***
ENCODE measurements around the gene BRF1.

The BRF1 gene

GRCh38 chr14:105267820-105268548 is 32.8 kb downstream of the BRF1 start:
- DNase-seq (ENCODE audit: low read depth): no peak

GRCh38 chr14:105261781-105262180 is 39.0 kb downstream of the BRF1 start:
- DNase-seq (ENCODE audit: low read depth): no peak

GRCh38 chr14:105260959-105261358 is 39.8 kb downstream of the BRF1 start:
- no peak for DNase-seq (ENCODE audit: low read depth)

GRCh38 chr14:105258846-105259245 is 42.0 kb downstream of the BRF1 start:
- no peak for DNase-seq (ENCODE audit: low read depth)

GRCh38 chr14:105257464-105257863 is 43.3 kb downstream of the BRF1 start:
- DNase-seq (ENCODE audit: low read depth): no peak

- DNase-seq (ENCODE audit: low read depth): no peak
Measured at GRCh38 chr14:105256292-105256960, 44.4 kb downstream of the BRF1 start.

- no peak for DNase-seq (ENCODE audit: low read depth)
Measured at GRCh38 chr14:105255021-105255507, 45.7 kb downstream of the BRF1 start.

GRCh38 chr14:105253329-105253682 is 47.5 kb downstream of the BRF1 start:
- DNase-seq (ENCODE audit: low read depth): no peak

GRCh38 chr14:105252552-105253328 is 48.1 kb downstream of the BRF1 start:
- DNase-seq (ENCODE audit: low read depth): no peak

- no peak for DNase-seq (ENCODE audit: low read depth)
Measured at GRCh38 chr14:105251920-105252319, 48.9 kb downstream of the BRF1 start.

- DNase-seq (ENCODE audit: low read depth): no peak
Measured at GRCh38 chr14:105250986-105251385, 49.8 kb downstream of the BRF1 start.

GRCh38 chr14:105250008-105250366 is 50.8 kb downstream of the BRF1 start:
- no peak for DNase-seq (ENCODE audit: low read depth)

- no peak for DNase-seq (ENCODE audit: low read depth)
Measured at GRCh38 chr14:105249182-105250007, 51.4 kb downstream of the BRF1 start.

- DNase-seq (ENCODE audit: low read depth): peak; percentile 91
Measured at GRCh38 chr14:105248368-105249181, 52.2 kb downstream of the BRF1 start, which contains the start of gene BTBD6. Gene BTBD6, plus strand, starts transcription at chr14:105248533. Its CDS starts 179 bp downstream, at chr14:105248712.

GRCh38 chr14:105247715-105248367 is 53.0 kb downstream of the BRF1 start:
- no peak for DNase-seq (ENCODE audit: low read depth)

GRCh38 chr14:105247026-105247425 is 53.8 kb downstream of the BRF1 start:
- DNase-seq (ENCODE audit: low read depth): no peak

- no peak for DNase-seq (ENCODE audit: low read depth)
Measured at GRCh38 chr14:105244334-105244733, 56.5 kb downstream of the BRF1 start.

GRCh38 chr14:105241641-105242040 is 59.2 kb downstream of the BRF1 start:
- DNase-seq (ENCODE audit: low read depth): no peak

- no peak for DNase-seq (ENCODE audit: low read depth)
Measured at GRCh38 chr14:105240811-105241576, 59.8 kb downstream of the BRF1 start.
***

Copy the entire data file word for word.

ENCODE measurements around the gene BRF1.

The BRF1 gene

GRCh38 chr14:105267820-105268548 is 32.8 kb downstream of the BRF1 start:
- DNase-seq (ENCODE audit: low read depth): no peak

GRCh38 chr14:105261781-105262180 is 39.0 kb downstream of the BRF1 start:
- DNase-seq (ENCODE audit: low read depth): no peak

GRCh38 chr14:105260959-105261358 is 39.8 kb downstream of the BRF1 start:
- no peak for DNase-seq (ENCODE audit: low read depth)

GRCh38 chr14:105258846-105259245 is 42.0 kb downstream of the BRF1 start:
- no peak for DNase-seq (ENCODE audit: low read depth)

GRCh38 chr14:105257464-105257863 is 43.3 kb downstream of the BRF1 start:
- DNase-seq (ENCODE audit: low read depth): no peak

- DNase-seq (ENCODE audit: low read depth): no peak
Measured at GRCh38 chr14:105256292-105256960, 44.4 kb downstream of the BRF1 start.

- no peak for DNase-seq (ENCODE audit: low read depth)
Measured at GRCh38 chr14:105255021-105255507, 45.7 kb downstream of the BRF1 start.

GRCh38 chr14:105253329-105253682 is 47.5 kb downstream of the BRF1 start:
- DNase-seq (ENCODE audit: low read depth): no peak

GRCh38 chr14:105252552-105253328 is 48.1 kb downstream of the BRF1 start:
- DNase-seq (ENCODE audit: low read depth): no peak

- no peak for DNase-seq (ENCODE audit: low read depth)
Measured at GRCh38 chr14:105251920-105252319, 48.9 kb downstream of the BRF1 start.

- DNase-seq (ENCODE audit: low read depth): no peak
Measured at GRCh38 chr14:105250986-105251385, 49.8 kb downstream of the BRF1 start.

GRCh38 chr14:105250008-105250366 is 50.8 kb downstream of the BRF1 start:
- no peak for DNase-seq (ENCODE audit: low read depth)

- no peak for DNase-seq (ENCODE audit: low read depth)
Measured at GRCh38 chr14:105249182-105250007, 51.4 kb downstream of the BRF1 start.

- DNase-seq (ENCODE audit: low read depth): peak; percentile 91
Measured at GRCh38 chr14:105248368-105249181, 52.2 kb downstream of the BRF1 start, which contains the start of gene BTBD6. Gene BTBD6, plus strand, starts transcription at chr14:105248533. Its CDS starts 179 bp downstream, at chr14:105248712.

GRCh38 chr14:105247715-105248367 is 53.0 kb downstream of the BRF1 start:
- no peak for DNase-seq (ENCODE audit: low read depth)

GRCh38 chr14:105247026-105247425 is 53.8 kb downstream of the BRF1 start:
- DNase-seq (ENCODE audit: low read depth): no peak

- no peak for DNase-seq (ENCODE audit: low read depth)
Measured at GRCh38 chr14:105244334-105244733, 56.5 kb downstream of the BRF1 start.

GRCh38 chr14:105241641-105242040 is 59.2 kb downstream of the BRF1 start:
- DNase-seq (ENCODE audit: low read depth): no peak

- no peak for DNase-seq (ENCODE audit: low read depth)
Measured at GRCh38 chr14:105240811-105241576, 59.8 kb downstream of the BRF1 start.